Transanal endoscopic microsurgery: experience with 75 rectal neoplasms

D Lev-Chelouche, D Margel, G Goldman, M J Rabau
Diseases of the Colon and Rectum 2000, 43 (5): 662-7; discussion 667-8

PURPOSE: The aim of this study was to describe a single institution's experience with transanal endoscopic microsurgery in patients with benign and malignant rectal tumors.

PATIENTS: Between January 1992 and April 1998, 75 patients with a mean follow up of 38 months, underwent transanal endoscopic microsurgery excision of benign (46) or malignant (29) rectal tumors, located 3 to 18 cm from the dentate line.

RESULTS: A total of 3 of 46 (6.5 percent) patients with benign tumors underwent conversion to radical surgery owing to tumor size. During the follow-up period, benign tumor recurrence was observed in four (9 percent) patients, three of whom were managed by repeat transanal endoscopic microsurgery, whereas one required radical surgery. Histologic staging of malignant tumors was T1 (10), T2 (10), and T3 (9). Seven patients with either inadequate resection margins or T3 tumors were complimented with radical surgery. Of the remaining 22 patients, 11 received adjuvant radiation therapy whereas 11 had no further treatment. Four (18 percent) had recurrent disease, which was managed by repeat transanal endoscopic microsurgery in two, radical surgery in one, and laser ablation in one. No cancer-related deaths were observed during the follow-up period. There was one operative mortality in a cardiac-crippled patient. Postoperative complications were mainly of a minor character and included fever, urinary retention, and bleeding; none of which required reintervention. Rectourethral fistula developed in one patient who underwent repeat transanal endoscopic microsurgery excision for a T3 malignancy. Fecal soiling was transient in three patients and persisted in two.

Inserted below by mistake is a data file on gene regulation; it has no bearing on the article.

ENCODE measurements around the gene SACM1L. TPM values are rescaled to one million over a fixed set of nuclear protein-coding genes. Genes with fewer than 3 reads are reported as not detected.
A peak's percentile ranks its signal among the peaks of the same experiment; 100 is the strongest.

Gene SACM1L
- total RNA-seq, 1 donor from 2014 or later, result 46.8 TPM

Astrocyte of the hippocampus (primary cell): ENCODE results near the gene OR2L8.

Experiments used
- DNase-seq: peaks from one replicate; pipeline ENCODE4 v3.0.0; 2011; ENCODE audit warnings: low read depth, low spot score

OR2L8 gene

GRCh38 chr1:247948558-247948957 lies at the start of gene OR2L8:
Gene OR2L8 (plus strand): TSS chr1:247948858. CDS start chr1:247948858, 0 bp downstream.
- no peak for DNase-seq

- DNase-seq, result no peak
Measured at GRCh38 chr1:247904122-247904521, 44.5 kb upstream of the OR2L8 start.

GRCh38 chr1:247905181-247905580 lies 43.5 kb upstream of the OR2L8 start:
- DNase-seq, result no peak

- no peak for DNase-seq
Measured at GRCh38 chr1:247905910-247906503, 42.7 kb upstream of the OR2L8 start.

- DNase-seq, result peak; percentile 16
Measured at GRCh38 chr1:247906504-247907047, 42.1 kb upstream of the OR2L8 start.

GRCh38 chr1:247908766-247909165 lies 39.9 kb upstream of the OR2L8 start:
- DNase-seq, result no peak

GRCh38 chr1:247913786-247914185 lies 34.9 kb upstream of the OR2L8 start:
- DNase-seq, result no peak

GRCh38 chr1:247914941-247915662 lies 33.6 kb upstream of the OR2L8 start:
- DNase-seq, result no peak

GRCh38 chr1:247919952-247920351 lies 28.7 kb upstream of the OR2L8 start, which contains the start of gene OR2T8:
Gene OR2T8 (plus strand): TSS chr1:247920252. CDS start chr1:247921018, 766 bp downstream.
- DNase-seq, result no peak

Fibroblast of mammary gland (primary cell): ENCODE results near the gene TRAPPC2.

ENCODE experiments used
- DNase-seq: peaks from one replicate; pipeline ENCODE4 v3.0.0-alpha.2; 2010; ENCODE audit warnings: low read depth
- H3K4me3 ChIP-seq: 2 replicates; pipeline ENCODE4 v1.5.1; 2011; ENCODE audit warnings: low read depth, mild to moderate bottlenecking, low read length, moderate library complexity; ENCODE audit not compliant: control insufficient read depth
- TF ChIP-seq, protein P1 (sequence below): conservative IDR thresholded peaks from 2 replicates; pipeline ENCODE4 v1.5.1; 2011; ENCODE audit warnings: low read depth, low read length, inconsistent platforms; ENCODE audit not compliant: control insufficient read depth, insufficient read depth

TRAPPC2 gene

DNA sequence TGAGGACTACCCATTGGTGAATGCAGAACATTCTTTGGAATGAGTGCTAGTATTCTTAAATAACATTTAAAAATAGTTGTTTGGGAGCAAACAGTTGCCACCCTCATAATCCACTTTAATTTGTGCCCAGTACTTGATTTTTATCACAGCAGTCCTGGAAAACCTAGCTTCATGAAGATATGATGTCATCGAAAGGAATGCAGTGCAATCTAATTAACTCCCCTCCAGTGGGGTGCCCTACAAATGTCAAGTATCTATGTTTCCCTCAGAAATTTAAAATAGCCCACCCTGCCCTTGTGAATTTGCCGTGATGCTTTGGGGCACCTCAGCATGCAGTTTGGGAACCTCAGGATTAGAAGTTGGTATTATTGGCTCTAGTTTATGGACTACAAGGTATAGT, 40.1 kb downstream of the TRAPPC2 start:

CONCLUSION: Transanal endoscopic microsurgery excision is a safe and precise technique that is well tolerated even in high operative risk patients. Transanal endoscopic microsurgery may become a procedure of choice for benign rectal tumors and selected early malignant neoplasms.

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